On October 22, the FTC announced that enforcement of its Identity Theft Red Flag Rules, originally scheduled to begin November 1, 2008, will now be delayed until May 1, 2009. The reason for the delay is that many entities, including health care providers, have been uncertain or even unaware of their coverage under the Rules until this point. The extension will allow covered entities more time to comply with the mandate to create and implement a written identity theft prevention program. The FTC is also planning to provide additional guidance as to Rules themselves and to which entities the Rules apply, but no date has been provided for this guidance.
Which Health Care Providers Must Comply?
Created pursuant to the Fair and Accurate Credit Transactions (FACT) Act of 2003, the Red Flag Rules are intended to address the billions of dollars in losses each year resulting from identity theft to individuals and business. Among other entities, the Rules apply to “creditors” with “covered accounts.” This may include a health care provider, depending on its billing and collection practices.
Under the Rules, a “creditor” is any entity that regularly extends, renews, or continues credit” and the definition of “credit” includes granting a right to defer payment for any purchase or service. Health care providers that allow for the deferral of payments for medical services rendered fall under the definition of “creditor.” However, allowing patients to pay by credit card or through third party payors does not qualify as a creditor. Patient financial accounts appear to qualify as “covered accounts” under the Rules, which are defined as accounts “used mostly for personal, family, or household purposes” and permits multiple payments or transactions. Additionally, accounts which pose a foreseeable risk of identity theft are also covered.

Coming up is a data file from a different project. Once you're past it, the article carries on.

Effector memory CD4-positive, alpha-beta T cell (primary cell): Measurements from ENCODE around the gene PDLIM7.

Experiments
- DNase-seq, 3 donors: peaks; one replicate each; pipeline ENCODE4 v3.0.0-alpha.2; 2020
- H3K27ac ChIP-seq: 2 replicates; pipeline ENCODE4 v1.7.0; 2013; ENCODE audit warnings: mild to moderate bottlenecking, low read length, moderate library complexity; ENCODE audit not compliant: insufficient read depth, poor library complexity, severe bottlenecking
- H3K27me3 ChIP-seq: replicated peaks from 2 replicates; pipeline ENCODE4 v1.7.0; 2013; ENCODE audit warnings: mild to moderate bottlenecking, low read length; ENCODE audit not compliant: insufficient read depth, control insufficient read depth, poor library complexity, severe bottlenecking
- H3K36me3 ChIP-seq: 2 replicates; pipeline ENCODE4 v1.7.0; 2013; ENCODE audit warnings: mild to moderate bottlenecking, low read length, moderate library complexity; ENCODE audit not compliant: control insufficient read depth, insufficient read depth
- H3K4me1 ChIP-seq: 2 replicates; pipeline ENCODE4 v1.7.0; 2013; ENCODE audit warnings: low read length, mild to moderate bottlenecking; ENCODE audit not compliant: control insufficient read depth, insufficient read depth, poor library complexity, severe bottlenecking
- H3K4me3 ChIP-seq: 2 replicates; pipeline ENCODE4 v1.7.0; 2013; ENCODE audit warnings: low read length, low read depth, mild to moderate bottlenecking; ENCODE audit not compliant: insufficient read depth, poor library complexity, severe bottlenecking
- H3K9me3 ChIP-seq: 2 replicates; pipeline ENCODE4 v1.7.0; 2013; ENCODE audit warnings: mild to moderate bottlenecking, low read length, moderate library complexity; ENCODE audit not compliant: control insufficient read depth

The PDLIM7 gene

Requirements for Health Care Providers
The Red Flag Rules are designed to allow flexibility in creating and implementing a program that is appropriate to an entity’s nature of their operations, size, and complexity. Health care providers covered under the Rules must create reasonable policies and procedures to identify, detect, prevent, and mitigate warning signs of identity theft, aka “red flags.” HIPAA privacy and security compliance, by itself, may not be sufficient to meet the requirements established by the Red Flag Rules. In addition to reviewing their HIPAA compliance procedures to determine what additional steps need to be taken, health care providers covered by the rules will need to:
- Identify red flags that signify possible identity theft and incorporate those red flags into the Program. The FTC created a non-inclusive guidance list containing 26 red flags, including suspicious documents, personal identifying information, and unusual activity from a covered account.
- Create a process to detect red flags incorporated into the program.
- Prevent and mitigate identity theft by responding appropriately to detected red flags.
- Update the program periodically to reflect changes in the risks of identity thefts by both patients and the health care provider’s business.
The written program must be approved by the board of directors or one of its subcommittees, who must also maintain management of the program or delegate it to appropriate senior employees. Additional measures must be taken to include staff training and provide effective oversight of service provider arrangements.
The delay in FTC enforcement is limited only to the Identity Theft Red Flag Rules and does not extend to enforcement of the new rules regarding address discrepancies for users of consumer reports, which are effective November 1, 2008.
The Red Flag Rules can be found at 16 C.F.R. 681. For additional information related to these Red Flag Rules and implementing an identity theft prevention program as a health care provider, please contact any member of the McGuireWoods Health Care team.